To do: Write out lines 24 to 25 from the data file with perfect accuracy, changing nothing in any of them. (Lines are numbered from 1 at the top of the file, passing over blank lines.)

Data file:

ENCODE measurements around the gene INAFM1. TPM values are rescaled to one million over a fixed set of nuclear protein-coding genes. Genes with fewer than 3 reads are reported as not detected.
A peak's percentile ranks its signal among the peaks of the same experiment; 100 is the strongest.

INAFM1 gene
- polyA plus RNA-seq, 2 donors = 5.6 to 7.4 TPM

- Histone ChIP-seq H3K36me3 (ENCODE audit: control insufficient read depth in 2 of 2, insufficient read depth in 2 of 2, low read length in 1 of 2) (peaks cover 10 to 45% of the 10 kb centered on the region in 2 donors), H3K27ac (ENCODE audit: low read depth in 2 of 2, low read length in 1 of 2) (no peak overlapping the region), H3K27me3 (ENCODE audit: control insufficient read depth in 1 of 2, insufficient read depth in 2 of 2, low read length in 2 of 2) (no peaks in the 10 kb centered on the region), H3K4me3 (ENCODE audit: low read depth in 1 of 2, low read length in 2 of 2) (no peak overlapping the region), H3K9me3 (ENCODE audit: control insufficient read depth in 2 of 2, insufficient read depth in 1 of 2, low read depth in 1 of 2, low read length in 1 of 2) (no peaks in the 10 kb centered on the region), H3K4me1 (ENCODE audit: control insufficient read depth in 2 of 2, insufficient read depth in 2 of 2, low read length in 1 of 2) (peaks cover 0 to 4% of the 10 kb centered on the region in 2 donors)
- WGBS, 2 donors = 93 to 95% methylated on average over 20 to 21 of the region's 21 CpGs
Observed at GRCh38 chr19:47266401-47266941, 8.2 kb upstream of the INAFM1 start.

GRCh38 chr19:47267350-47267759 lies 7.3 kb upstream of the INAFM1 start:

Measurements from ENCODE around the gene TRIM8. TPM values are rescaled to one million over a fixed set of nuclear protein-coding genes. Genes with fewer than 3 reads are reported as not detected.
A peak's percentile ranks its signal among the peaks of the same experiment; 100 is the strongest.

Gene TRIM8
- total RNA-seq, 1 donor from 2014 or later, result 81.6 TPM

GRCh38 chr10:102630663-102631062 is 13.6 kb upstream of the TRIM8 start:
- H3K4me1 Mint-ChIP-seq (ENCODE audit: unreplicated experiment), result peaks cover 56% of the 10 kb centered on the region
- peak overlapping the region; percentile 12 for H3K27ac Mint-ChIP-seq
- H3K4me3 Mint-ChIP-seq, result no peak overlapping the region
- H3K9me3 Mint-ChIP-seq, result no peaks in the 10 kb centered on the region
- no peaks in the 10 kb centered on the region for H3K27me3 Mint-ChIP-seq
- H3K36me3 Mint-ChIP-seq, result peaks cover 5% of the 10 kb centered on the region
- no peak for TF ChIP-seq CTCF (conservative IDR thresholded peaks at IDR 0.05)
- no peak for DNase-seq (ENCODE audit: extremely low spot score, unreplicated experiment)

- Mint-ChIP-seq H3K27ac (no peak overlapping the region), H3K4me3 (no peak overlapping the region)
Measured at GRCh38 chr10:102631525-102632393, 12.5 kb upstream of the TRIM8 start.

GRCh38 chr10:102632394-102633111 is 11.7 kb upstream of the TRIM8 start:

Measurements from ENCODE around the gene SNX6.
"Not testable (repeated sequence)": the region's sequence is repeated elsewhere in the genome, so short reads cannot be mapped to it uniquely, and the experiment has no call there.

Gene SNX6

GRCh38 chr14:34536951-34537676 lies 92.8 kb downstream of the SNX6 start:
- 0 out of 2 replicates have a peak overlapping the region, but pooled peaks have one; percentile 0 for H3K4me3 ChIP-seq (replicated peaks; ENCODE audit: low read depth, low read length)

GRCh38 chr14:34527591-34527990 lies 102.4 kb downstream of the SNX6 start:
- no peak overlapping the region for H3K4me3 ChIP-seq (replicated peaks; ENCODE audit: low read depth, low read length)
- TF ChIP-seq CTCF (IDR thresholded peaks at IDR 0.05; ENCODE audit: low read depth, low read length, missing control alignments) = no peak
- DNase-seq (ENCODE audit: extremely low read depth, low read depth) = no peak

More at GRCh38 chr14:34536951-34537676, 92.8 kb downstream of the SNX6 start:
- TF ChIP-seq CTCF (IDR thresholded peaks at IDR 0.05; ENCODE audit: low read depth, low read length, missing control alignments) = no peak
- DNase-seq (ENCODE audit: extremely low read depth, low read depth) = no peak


GRCh38 chr10:102632394-102633111 is 11.7 kb upstream of the TRIM8 start:

Measurements from ENCODE around the gene SNX6.